Ethiopian prime minister, Abiy Ahmed’s mediation efforts were recognized globally when he was awarded the Nobel Peace Prize on October 11.
The award recognized Abiy’s “efforts to achieve peace and international cooperation, and in particular his decisive initiative to resolve the border conflict with neighboring Eritrea,” the Norwegian Nobel committee’s chair, Berit Reiss-Andersen is quoted as saying.
Ahmed, who is a former military officer specializing in cyber intelligence, came into power at the age of 41, making him one of the youngest African leaders after Joseph Kabila in Congo. After coming into power in April 2018, he signed a peace deal that ended a 20-year stalemate between Eretria and Ethiopia over their border.
Ahmed, 43, also recently won plaudits for his role in helping to broker a power-sharing deal in neighboring Sudan after a political crisis that led to the toppling of Omar al-Bashir’s 30-year regime and his arrest.
Since his election, his premiership has been noted for its bold and progressive legislation. He released the country’s political prisoners, denouncing their torture, and freed jailed journalists. He met with the political opposition and civil society to discuss reform, and invited previously exiled political parties to return to Ethiopia. He also embarked on major institutional reforms, including in the security and justice sectors. Phone lines were also opened between the two countries for the first time in 20 years.
Eritrea gained its independence from Ethiopia’s imperial and military rule in April 1993.
In 1998, a border war broke out with Ethiopia, resulting in the almost complete militarization of Eritrean society. In 2001, a group of leaders who played key roles in the liberation war demanded political reforms and were arrested by President Isaias Afwerki. Since then Eritrea has experienced the complete closure of political space, economic decline, international sanctions, and isolation. It ranks very low in all indices, global assessments regarding democracy, human rights, religious freedom, and free media.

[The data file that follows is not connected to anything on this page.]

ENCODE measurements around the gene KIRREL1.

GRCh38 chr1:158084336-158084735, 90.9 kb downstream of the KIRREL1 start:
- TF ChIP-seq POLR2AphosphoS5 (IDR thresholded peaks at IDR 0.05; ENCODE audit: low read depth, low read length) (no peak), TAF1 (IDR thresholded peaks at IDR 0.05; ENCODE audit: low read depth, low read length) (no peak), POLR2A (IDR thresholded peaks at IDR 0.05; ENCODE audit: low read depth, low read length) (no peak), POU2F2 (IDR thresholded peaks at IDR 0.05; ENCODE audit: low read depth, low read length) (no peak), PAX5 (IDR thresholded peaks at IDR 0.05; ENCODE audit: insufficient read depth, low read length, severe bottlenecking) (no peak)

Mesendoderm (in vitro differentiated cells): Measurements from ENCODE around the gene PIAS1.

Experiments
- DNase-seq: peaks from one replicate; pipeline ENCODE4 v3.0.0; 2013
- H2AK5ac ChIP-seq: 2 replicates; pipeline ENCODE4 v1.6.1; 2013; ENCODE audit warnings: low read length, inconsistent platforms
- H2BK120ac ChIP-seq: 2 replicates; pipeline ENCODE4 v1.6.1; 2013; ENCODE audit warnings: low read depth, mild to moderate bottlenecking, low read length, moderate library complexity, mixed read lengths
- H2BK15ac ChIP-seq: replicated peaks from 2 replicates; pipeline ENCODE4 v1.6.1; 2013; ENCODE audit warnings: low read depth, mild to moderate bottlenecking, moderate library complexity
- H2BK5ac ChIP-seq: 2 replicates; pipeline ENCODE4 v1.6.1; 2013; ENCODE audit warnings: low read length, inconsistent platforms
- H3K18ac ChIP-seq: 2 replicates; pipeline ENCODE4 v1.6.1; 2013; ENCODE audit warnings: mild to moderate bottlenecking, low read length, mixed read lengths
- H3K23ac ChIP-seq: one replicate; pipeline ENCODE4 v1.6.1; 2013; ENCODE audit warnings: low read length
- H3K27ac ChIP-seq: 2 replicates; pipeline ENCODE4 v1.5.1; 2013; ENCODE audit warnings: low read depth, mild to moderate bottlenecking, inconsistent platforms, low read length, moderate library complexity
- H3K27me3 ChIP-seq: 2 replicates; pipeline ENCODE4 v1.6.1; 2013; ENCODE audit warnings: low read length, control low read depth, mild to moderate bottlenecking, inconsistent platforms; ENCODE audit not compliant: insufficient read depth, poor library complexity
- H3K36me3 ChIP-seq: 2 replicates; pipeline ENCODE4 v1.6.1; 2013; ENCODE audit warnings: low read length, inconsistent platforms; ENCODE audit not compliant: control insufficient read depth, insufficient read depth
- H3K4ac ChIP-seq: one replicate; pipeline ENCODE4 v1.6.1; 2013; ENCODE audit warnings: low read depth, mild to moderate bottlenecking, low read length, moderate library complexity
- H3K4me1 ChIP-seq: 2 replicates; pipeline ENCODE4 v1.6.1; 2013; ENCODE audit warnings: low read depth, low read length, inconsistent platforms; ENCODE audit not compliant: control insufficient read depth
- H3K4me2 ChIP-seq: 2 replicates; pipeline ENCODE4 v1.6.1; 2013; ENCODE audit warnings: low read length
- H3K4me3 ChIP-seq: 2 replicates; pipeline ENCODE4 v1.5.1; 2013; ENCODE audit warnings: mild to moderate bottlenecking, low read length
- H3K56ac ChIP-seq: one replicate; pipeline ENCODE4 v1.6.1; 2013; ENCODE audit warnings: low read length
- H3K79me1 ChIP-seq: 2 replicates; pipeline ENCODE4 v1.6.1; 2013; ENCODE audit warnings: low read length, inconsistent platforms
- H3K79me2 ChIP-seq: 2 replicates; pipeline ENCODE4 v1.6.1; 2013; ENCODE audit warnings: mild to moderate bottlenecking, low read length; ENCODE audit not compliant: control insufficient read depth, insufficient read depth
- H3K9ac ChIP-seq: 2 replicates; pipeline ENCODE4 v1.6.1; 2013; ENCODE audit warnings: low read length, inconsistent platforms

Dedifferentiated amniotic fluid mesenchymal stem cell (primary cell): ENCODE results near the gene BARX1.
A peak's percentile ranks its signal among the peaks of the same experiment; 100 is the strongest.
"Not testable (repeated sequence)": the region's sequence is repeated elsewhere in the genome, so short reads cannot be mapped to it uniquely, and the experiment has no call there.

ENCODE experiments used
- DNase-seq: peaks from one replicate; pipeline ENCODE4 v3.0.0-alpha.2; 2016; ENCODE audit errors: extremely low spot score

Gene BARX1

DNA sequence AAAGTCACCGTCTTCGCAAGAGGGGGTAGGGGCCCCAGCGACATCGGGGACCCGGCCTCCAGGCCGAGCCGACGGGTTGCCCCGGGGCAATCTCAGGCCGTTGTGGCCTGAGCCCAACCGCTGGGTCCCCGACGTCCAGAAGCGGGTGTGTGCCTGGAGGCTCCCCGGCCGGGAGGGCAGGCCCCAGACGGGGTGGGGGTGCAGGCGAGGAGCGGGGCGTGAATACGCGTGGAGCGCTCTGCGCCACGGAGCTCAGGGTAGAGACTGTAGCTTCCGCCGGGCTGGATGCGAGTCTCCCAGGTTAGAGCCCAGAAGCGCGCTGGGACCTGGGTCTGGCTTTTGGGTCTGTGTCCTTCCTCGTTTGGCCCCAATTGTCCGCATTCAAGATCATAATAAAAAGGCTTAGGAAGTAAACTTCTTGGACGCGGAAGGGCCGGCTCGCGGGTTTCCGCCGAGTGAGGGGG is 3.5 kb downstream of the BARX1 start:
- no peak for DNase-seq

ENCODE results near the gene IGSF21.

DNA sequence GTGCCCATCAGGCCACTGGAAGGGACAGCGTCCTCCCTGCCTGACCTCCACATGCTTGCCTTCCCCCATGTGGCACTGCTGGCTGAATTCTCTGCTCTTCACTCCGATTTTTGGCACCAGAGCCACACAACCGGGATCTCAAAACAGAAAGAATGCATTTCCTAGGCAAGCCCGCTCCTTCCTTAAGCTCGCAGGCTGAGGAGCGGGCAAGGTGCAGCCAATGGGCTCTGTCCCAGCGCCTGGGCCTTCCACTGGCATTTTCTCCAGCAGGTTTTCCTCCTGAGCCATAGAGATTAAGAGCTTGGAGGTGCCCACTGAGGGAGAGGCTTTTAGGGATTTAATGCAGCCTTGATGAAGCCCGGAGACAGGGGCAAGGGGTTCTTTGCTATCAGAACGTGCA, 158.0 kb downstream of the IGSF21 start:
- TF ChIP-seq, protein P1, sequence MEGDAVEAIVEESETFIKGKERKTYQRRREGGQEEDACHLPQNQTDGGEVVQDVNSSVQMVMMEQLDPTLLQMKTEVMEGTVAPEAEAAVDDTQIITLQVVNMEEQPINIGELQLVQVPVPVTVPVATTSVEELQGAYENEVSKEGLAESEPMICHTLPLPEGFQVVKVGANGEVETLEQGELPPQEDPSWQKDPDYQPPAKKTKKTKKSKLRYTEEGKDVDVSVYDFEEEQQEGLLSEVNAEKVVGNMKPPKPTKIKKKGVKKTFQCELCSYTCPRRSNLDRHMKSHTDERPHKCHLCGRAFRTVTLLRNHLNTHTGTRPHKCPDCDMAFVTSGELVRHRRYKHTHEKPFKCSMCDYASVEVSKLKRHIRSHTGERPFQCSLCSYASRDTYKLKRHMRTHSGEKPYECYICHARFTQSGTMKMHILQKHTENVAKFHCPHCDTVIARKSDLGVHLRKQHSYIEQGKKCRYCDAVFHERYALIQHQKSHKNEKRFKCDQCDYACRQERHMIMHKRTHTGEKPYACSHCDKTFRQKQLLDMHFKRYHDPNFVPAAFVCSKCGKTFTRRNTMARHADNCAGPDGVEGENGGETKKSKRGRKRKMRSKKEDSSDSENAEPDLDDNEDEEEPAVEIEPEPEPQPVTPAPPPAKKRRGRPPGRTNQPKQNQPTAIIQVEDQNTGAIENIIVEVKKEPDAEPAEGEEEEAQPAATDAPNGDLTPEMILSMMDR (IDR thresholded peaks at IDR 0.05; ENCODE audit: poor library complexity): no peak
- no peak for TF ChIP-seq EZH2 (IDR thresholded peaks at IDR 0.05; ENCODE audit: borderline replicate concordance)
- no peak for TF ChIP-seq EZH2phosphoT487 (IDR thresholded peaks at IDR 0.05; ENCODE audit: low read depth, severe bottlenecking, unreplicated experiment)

Ethiopia, landlocked since the secession, has a strategic interest in a critical Eritrean port, Assab.
Eritrean dissidents have accused the government of using the war to justify endless military service that has been behind the exodus of young Eritreans in recent years. Eritreans were among the largest group of people landing on Mediterranean shores during the height of Europe’s migration crisis.
Ethiopia, which has the second-largest population on the continent, will now seek access to the Red Sea through an Eritrean port to temper its reliance on a port in neighboring Djibouti.
“There is no longer a border between Eritrea and Ethiopia because a bridge of love has destroyed it,” Mr. Ahmed is quoted as saying.
The two neighbors are also set to reopen their embassies in the near future and that Ethiopia’s national airline will soon start flights to Asmara.
Other figures who were considered in the running for this year’s prize included 16-year-old Swedish climate activist Greta Thunberg, Angela Merkel, the German chancellor, and Hong Kong pro-democracy activists.
Ahmed joins a list of notable Africans, such as Albert Luthuli, (1960), Kofi Anan (2001), Wangari Mathai (2004), Ellen Johnson Sirleaf and Leymah Gbowee, (2011), Denis Mukwege (2018) among others, who have also been recipients of the prize.
The award has been hailed as a “big win” not only for Ahmed and Ethiopia but for Africa too.